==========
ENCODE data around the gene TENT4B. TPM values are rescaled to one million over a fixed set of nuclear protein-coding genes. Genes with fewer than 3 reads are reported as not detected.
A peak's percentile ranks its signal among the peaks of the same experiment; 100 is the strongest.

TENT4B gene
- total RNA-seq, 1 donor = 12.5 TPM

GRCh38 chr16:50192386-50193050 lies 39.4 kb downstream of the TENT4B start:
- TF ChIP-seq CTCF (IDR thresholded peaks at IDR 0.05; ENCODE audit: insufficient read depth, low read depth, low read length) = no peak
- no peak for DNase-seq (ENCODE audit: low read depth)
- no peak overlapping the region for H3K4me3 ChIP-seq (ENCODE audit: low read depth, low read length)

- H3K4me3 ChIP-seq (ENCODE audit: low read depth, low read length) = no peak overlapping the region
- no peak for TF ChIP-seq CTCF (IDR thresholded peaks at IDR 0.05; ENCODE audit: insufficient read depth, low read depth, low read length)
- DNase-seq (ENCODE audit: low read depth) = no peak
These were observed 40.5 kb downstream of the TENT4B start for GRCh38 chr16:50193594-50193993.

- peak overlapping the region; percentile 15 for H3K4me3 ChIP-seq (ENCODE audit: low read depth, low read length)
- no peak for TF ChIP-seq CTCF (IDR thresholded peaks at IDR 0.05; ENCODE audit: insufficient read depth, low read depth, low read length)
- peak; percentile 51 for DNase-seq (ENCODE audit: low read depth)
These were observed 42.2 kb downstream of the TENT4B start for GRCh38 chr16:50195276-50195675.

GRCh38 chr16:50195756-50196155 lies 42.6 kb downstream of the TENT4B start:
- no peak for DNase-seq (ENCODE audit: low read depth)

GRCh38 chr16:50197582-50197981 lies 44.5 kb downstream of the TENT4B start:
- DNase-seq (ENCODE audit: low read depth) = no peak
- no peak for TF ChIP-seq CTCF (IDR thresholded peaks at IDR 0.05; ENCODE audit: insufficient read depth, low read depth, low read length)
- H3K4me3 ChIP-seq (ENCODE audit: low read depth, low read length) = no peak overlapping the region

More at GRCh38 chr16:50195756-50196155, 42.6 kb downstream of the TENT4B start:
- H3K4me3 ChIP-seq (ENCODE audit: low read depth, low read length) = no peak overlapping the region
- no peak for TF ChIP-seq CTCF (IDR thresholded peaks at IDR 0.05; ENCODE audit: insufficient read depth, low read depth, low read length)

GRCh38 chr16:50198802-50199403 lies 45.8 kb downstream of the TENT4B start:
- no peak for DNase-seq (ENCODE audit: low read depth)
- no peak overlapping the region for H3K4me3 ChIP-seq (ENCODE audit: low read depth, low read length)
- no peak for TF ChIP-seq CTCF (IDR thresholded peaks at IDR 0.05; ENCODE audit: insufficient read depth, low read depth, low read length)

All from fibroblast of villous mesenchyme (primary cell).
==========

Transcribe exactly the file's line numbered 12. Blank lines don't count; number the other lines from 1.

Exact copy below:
These were observed 40.5 kb downstream of the TENT4B start for GRCh38 chr16:50193594-50193993.